Decolorization experiment using immobilized enzyme
Decolorization experiments were performed using the conditions optimized previously . Decolorization reaction was performed in a 25 ml conical flask. The reaction mixture consisted of either 100 μM of Acid Violet 17 or Basic Green 4 solution (that simulated absorbance of the textile effluent), 100 μM of ABTS and immobilized enzyme (100 mU/ml). The incubation was done at 30°C at 100 rpm. The change in absorbance at 542 nm (λmax of Acid Violet 17) and 618 nm (λmax of Basic Green 4) was used to compute % decolorization. After one cycle of decolorization (~90% decolorization), liquid was withdrawn and fresh dye solution was added to initiate a new cycle of decolorization.
Continuous decolorization in a packed bed column
Degradation of AR 27 (obtained from Sigma Aldrich) was performed using 100 μM AR 27 + 1 mM 1-hydroxybenzotriazole monohydrate (HOBT). The concentration of mediator was selected based on the previous reports . The decolorization reaction was monitored at 515 nm.
Toxicity and mutagenicity assessment
Toxicity analysis was done by measuring decline in oxygen consumption rate of Pseudomonas putida. Mutagenicity was assessed by standard Ames test using Salmonella typhimurium TA 98 and 100 strains as described earlier .
LC-MS analysis was performed for analysis of degradation products of AR 27 using Perkin Elmer HPLC coupled with Qstar Electrospray ionization (ESI) high resolution mass spectrometer (Applied Biosystems, USA) equipped with quadruple and Time of Flight mass analyzers. The decolorized dye samples were introduced into the reverse phase C-18 HPLC column (LiChrospher) using an autosampler at a flow rate of 0.2 ml/min. Elution was performed using a combination of solvent A(acetonitrile) and solvent B (water) in 1:1 ratio. The products were monitored at 210 nm using a UV-Visible detector. The flow coming from HPLC was introduced into the mass spectrometer (MS). The MS was operated in the negative ion mode and other parameters were set as follows: ion spray voltage −4500 V, Nebulizer gas: 35 lb/in2, Curtain gas: 25 lb/in2, Declustering potential: −80 V, Focussing potential: 265 V. Collision energy was varied from −20 to −80 V for analyzing product ion spectra.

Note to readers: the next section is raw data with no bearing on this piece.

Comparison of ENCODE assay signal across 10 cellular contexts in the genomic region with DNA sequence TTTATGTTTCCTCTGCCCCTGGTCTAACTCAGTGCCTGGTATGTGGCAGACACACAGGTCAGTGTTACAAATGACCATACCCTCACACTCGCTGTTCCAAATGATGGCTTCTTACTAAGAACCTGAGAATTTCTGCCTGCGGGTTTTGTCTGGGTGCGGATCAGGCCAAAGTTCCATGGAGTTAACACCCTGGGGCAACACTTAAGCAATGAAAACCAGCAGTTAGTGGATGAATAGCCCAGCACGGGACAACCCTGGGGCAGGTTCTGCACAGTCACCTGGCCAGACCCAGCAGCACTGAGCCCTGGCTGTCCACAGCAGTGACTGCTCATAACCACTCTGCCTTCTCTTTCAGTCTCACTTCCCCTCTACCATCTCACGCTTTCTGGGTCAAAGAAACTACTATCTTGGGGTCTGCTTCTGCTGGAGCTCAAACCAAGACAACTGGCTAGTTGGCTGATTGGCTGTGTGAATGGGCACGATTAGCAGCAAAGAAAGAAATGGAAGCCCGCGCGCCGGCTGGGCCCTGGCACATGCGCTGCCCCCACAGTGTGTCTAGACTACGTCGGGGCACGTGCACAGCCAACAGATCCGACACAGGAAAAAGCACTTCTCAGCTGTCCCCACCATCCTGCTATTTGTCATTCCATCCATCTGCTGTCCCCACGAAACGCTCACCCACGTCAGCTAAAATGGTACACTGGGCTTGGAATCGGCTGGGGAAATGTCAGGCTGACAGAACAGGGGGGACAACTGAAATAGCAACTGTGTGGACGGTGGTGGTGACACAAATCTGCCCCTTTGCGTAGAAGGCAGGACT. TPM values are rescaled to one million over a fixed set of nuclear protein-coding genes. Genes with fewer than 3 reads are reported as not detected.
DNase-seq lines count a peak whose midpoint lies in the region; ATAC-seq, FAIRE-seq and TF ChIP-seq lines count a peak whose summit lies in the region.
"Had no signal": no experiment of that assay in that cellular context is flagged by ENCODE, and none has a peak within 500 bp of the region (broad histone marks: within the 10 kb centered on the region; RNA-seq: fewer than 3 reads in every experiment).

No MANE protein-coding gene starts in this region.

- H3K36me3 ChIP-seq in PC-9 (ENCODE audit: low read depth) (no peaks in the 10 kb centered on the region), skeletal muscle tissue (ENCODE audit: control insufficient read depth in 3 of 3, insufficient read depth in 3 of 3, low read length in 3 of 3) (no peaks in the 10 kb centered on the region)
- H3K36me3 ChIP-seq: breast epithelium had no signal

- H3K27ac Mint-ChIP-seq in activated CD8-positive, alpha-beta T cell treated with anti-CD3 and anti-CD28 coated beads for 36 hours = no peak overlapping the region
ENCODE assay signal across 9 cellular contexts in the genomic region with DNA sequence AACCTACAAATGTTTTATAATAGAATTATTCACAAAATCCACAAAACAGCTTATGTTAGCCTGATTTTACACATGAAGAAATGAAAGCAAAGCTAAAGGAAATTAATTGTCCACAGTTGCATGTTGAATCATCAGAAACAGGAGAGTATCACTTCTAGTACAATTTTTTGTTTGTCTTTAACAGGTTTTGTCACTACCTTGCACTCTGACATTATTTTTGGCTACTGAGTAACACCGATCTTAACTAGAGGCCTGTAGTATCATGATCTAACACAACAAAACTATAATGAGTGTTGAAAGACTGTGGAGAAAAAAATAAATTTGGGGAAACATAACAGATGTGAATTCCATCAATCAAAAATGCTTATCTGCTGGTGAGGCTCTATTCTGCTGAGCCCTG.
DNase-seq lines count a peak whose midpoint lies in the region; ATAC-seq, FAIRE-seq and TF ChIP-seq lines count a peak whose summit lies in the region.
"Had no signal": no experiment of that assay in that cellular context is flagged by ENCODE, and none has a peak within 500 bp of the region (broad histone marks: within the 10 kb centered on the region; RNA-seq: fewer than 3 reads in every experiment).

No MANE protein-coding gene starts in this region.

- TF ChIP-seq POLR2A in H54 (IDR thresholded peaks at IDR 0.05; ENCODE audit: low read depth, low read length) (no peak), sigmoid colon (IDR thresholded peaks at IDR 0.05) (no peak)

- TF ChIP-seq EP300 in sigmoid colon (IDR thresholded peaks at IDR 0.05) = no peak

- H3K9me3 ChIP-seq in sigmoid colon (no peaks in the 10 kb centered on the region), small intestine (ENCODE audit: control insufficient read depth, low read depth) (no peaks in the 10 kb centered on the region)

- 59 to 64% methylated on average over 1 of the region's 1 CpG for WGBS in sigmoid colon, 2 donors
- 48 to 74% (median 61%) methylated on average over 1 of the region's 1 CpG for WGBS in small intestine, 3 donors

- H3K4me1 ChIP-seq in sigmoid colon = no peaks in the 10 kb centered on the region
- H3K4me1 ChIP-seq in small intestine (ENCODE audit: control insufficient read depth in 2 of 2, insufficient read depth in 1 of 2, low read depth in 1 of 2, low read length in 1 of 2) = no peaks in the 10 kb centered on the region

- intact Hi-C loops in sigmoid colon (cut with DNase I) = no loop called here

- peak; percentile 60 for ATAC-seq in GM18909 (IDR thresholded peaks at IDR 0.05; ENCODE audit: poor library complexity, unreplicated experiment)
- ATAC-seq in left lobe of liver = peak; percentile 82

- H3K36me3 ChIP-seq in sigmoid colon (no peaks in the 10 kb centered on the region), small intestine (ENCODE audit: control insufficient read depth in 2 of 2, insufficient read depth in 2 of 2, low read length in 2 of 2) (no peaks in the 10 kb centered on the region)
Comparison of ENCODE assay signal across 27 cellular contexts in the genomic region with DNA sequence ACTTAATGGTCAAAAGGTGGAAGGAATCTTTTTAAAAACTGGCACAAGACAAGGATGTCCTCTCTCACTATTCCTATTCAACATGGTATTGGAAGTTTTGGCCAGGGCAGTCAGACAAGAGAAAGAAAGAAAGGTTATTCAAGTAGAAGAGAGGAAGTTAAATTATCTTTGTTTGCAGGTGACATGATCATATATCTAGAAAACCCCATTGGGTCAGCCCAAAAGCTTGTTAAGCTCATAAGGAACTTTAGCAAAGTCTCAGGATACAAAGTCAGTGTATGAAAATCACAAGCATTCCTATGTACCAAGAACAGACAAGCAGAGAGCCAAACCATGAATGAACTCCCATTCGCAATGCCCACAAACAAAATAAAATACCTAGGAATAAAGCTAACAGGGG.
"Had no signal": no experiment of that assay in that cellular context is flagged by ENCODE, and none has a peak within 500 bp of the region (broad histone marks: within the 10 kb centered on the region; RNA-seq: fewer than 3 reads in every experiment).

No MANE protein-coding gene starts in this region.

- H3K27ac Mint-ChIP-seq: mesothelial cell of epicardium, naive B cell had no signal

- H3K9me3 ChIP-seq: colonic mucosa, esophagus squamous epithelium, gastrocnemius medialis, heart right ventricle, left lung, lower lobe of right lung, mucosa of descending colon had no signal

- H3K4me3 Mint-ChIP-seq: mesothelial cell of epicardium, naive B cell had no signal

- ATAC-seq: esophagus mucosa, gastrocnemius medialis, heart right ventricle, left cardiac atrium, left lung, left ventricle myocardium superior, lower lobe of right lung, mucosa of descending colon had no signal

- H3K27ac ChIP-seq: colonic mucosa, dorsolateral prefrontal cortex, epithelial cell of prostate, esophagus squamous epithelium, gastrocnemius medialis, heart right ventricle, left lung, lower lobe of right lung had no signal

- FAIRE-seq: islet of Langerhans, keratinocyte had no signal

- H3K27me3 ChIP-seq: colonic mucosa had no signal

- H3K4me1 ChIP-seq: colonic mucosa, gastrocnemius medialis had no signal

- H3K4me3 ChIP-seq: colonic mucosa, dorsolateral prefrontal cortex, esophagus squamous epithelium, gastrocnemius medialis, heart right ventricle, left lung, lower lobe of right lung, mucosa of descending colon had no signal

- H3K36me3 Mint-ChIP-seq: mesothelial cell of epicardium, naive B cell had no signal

Results and discussion
Laccase immobilization, leaching and bead stability
Laccase immobilization and residual laccase activity in immobilized preparations
% Laccase activity retained after 108 h incubation at 100 rpm, pH 5.5 at 30°C.
% Intact beads at 1000 rpm
% Laccase activity retained after incubating at 1000 rpm
65 ± 5
43 ± 2
92 ± 3
90 ± 2
73 ± 2
100 ± 0
20 ± 1
The major obstacles in implementing laccase-mediator systems for bioremediation at an industrial scale are the cost of the enzyme and the mediators. Immobilized enzymes allow for an efficient use of available catalyst. Multiple batches of substrates can be processed as the enzyme does not get washed off with the effluent . Also, immobilized enzymes generally exhibit higher resistance to inhibitors and high temperatures. The process of immobilization itself should also be less expensive, easy to perform and effective and this can generally be achieved using cheaper matrices and easy methods of immobilization. Any method which fulfills the above criteria qualifies to be used at large scale making the overall process economical.